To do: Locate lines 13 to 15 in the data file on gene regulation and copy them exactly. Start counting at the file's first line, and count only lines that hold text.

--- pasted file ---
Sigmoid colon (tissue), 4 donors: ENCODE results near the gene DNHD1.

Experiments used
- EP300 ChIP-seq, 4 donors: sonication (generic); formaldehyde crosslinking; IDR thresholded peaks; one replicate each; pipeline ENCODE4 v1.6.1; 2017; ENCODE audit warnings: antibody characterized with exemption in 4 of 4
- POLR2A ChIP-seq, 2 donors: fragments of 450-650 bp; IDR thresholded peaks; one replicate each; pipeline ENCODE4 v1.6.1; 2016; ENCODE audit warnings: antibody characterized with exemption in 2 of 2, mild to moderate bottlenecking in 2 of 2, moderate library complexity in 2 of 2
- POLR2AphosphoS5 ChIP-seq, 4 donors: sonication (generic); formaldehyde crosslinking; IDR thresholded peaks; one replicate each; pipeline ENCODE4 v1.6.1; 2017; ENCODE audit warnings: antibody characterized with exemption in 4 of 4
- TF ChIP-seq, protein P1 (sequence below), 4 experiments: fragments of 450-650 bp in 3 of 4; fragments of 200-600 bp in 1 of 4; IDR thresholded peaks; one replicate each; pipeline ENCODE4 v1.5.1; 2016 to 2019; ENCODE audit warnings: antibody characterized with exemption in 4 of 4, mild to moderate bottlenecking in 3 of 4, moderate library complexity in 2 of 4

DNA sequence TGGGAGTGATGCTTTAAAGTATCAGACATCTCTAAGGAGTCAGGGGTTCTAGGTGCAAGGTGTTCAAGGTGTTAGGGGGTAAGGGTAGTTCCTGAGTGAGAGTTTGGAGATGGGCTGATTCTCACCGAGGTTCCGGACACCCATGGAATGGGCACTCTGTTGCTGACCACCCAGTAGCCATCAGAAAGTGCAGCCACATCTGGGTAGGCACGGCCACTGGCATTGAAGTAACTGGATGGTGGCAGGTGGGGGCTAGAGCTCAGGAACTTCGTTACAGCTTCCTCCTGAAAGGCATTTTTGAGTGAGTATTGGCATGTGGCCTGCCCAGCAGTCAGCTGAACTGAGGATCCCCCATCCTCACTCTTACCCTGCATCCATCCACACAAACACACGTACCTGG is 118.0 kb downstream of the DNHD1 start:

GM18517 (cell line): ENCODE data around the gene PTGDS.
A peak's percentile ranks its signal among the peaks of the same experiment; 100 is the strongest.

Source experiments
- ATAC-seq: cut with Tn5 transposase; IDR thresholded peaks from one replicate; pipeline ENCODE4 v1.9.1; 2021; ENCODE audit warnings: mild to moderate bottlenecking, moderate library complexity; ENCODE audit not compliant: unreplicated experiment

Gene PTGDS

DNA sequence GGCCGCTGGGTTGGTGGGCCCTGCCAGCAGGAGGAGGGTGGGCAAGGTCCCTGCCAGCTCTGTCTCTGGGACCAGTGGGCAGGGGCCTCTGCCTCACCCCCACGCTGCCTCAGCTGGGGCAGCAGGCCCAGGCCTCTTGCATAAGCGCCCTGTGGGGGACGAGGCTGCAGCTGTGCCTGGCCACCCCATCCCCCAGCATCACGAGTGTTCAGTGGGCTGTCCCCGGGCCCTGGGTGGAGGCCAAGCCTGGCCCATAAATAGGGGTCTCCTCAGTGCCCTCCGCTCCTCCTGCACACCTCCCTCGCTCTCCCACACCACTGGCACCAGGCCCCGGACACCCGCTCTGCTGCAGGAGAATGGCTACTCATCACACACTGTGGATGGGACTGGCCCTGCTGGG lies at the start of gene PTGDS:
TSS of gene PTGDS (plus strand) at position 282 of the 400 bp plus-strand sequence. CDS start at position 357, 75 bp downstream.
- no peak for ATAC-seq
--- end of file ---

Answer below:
DNA sequence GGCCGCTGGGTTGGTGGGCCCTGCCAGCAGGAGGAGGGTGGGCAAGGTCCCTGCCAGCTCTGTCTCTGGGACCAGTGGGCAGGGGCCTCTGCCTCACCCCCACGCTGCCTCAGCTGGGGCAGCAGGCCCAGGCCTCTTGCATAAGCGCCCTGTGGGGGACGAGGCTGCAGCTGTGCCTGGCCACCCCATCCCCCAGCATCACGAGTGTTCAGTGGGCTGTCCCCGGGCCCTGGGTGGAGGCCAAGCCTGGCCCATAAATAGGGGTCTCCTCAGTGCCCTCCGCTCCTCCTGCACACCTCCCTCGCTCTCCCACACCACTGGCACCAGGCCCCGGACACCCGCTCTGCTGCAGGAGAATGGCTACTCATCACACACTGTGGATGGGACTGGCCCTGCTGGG lies at the start of gene PTGDS:
TSS of gene PTGDS (plus strand) at position 282 of the 400 bp plus-strand sequence. CDS start at position 357, 75 bp downstream.
- no peak for ATAC-seq